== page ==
6 thoughts on “The intimacy of poetry, or, On First Attending a Poetry Event

  1. I’m rather sorry now that I didn’t have time to read any of the persona or more fictionalized poems that I’d bookmarked; it might have given you some more contrast. Somehow, the first reader set the tone for the evening as intensely personal – and, given that a lot of my own work is intensely personal, that seemed like a logical road to follow. I’d agree that your perception regarding emphasis on the “truth” of poetry is broadly true: although I wouldn’t go so far as to say poetry has become essentially an autobiographical exercise across the board, readers of modern poetry do seem drawn to the aspect of voyeurism, the chance to be a tourist in someone else’s head and/or heart.


    • I’m a bit uncertain what to respond to this, because as a social/cultural historian, I’m something like a professional voyeur – I spend my life trying to get into other people’s heads, although they are at least dead first. But I wonder whether part of the reason for this personal emphasis in poetry now is also that it is something that other artistic forms can’t do as well, whereas many other genres of poetry now have other media rivalries. How many people, for example, would now choose a poem about daffodils in the Lake District in preference to a HD video of them, or the chance to go yourself to see them (which is now far more feasible for most people than in the eighteenth century)? Similarly, I suspect the audiences in the meadhalls who listened to Beowulf might well have found a war movie (or even a computer game) more enthralling, more immersive, if they had had the chance. Whereas the inner space of people can often still be experienced most vividly by words. It might also explain the continued popularity of fantasy/SF poetry and books, another realm which film and TV can’t always present as effectively, or as movingly.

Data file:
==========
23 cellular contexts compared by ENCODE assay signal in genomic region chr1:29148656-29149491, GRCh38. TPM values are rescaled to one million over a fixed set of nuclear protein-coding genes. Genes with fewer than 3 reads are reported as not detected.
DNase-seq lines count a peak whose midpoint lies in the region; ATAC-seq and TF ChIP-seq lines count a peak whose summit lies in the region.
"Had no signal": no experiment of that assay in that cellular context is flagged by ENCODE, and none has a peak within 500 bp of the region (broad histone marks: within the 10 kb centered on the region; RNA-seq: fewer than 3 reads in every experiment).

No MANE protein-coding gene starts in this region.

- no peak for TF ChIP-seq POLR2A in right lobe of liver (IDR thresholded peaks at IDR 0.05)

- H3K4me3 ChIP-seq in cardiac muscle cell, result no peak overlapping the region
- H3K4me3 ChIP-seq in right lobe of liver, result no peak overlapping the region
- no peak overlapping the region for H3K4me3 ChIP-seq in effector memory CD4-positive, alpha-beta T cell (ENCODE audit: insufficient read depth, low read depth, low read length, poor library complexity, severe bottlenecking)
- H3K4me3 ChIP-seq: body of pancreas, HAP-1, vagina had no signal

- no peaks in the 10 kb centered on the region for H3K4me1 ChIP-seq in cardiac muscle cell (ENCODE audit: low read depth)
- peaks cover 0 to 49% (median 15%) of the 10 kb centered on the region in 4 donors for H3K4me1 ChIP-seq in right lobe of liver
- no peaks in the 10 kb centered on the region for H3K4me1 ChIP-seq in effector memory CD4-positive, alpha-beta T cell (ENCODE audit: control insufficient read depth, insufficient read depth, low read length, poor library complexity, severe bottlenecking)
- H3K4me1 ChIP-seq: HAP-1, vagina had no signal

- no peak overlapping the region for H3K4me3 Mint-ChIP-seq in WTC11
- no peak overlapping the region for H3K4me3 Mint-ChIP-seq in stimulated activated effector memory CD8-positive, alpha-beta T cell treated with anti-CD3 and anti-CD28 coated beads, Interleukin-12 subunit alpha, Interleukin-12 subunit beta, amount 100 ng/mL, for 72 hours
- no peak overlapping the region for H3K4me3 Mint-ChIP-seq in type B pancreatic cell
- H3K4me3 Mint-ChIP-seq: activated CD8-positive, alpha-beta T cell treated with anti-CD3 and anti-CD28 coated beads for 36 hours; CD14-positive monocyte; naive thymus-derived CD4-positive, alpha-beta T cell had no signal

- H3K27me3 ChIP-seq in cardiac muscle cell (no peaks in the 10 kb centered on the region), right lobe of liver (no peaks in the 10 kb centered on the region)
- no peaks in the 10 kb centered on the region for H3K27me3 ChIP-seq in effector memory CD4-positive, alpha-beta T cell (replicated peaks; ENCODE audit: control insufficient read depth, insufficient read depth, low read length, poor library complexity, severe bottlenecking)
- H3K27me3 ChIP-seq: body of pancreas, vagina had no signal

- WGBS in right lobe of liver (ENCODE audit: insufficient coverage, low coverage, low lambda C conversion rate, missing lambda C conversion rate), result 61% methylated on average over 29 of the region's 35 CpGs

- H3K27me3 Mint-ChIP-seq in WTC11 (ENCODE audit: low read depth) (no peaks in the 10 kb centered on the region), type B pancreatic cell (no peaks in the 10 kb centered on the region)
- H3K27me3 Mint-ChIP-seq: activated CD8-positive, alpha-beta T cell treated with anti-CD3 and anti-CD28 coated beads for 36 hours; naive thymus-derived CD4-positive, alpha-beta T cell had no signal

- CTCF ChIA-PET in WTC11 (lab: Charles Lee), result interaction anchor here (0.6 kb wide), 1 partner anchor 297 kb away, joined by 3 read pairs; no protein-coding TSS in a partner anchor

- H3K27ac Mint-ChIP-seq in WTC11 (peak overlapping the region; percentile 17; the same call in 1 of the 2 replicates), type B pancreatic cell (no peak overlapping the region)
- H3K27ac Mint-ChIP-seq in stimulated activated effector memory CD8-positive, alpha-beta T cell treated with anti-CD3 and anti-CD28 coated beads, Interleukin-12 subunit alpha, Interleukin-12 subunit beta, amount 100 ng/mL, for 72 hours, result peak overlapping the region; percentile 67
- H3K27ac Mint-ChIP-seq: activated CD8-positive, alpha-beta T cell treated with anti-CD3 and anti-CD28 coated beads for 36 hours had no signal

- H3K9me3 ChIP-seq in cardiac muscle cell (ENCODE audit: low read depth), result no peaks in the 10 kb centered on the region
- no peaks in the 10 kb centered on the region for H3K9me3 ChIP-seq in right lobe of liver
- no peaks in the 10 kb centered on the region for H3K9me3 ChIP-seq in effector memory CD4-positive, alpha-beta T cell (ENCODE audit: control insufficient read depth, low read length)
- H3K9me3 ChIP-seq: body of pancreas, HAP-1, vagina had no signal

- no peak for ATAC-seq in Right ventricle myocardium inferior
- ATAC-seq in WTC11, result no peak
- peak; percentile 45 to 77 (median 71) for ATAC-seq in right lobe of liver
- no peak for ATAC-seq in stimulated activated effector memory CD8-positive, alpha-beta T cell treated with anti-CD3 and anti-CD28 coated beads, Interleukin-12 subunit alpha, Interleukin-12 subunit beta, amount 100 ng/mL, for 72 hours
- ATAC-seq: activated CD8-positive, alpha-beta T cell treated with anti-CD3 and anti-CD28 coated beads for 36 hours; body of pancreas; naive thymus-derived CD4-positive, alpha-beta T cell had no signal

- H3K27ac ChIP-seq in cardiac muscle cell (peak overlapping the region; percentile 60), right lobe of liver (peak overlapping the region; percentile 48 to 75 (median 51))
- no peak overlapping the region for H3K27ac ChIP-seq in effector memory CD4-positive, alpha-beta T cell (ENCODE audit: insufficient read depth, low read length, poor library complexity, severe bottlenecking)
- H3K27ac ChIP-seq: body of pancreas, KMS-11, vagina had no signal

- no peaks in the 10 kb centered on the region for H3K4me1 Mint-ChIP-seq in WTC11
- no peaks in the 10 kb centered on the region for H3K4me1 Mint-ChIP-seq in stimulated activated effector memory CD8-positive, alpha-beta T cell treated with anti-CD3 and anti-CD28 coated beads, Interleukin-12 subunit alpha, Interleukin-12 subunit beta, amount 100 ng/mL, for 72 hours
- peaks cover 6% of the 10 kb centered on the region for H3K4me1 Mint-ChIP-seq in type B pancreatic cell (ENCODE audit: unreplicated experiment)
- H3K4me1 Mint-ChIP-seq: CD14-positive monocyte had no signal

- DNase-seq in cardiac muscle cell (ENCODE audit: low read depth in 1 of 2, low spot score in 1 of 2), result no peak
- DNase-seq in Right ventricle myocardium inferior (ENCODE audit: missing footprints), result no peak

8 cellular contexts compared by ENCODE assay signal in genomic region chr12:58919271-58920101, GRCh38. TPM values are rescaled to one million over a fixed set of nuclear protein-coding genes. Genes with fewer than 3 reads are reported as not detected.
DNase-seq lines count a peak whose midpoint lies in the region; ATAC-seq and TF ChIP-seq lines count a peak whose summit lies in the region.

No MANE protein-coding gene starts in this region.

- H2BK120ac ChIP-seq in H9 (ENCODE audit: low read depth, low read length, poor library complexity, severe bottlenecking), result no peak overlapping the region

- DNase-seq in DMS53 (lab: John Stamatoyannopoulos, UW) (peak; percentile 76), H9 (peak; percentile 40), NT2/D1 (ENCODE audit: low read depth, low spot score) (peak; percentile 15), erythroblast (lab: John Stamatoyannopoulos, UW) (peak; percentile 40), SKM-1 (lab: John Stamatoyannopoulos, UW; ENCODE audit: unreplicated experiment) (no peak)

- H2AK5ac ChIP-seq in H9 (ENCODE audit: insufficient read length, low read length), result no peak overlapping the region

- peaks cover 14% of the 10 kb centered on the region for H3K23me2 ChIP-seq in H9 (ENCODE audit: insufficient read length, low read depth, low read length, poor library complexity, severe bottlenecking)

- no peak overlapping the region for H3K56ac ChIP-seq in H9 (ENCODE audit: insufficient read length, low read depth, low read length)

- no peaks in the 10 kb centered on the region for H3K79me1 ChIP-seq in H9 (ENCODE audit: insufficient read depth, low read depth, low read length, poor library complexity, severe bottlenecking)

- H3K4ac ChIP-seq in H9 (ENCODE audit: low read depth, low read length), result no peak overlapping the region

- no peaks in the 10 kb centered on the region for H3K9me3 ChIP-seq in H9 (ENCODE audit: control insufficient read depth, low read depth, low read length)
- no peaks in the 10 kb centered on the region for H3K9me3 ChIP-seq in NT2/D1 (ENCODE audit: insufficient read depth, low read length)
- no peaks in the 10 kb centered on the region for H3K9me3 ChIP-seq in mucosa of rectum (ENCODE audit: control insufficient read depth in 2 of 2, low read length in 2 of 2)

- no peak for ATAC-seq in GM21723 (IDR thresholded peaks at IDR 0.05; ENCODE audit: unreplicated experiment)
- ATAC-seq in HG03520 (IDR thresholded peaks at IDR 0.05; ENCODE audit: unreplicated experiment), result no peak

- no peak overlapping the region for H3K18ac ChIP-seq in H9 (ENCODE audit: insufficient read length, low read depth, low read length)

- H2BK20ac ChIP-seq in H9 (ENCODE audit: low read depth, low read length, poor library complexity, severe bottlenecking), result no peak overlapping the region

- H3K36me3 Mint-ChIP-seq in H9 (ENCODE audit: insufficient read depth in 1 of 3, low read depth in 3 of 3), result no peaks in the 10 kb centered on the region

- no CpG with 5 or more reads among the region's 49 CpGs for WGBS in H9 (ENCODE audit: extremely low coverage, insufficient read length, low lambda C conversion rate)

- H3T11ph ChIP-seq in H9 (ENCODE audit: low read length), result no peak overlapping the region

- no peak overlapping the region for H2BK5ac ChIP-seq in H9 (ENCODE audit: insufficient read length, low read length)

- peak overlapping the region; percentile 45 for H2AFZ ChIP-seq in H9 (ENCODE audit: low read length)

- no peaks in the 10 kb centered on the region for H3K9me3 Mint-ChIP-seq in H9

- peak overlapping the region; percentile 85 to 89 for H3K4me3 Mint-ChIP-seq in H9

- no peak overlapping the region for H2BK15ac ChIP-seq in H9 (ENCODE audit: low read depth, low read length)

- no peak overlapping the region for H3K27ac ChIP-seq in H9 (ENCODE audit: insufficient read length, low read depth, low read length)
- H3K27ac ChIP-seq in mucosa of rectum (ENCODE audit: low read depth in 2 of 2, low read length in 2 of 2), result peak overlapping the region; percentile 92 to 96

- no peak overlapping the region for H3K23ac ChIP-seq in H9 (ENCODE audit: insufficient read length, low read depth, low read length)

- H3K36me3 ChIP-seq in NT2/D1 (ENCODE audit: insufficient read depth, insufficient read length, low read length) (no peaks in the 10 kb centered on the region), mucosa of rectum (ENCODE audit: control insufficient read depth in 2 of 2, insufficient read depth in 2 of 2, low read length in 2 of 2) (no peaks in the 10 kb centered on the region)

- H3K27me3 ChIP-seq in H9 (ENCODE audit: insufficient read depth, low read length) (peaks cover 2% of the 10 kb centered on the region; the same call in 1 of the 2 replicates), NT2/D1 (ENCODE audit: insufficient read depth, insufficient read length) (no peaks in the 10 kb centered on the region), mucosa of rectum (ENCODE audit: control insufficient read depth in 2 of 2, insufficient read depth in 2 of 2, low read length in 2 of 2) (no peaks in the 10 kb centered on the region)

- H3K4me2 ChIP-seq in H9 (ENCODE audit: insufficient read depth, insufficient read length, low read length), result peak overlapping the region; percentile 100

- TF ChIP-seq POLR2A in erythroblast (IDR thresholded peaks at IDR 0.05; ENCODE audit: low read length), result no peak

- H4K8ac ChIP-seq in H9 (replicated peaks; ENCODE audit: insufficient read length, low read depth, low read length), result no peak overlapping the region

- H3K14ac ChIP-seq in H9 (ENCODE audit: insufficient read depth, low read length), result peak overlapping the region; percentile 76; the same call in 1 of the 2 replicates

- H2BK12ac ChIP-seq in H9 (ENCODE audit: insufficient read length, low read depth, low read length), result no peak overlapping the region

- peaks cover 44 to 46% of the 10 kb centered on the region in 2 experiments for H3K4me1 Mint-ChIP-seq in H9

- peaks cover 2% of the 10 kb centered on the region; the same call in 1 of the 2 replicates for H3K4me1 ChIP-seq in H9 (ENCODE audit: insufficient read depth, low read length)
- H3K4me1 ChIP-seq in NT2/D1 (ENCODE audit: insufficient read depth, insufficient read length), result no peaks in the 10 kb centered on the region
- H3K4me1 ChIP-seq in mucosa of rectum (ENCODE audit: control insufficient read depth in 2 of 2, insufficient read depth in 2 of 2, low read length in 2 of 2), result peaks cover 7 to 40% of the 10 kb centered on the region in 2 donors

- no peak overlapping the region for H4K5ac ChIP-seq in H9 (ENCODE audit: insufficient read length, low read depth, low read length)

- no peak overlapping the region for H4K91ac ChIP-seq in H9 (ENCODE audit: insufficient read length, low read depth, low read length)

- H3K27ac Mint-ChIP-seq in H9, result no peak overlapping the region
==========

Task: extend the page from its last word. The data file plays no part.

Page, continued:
2. I also find it quite difficult these days to define what ‘poetry’ is! Is it just the spontaneous overflow etc etc or is it something more than that?

    My own view is that poetry – and maybe all art – does need to be ‘truthful’ in some way or it does not resonate with hearers and readers, although I think I would locate this in the choice of words and phrases that most accurately and therefore ‘honestly’ express what is going on in the poet’s mind.

    It is not just about the mind though, is it – very hard to know what the right word is for the ‘place’ from which poetry arises – the psyche?


    • I think I would now say that poetry is not a genre, but a style of writing. Now that so much poetry is not marked either by its formal characteristics (rhythm/rhyme) or its subject matter, what distinguishes it, I think, is its compact form, and its focus on language, and a few precsie images. It was a very interesting contrast at the reading, listening to the fragmented bittiness of brief effects, single memorable lines or images, to the seminar earlier. Beacuse in a seminar paper, you’re always trying as a listener to grasp the wider structure, architecture of the whole paper and its argument – it’s a line, where poetry is sometimes more a series of dots, which you’re left to join together.


  3. Interesting post.

    Poetry for me is expressing oneself, in a form or style or free flowing like “urban poetry”. In either way, it is always personal and revealing of the writer.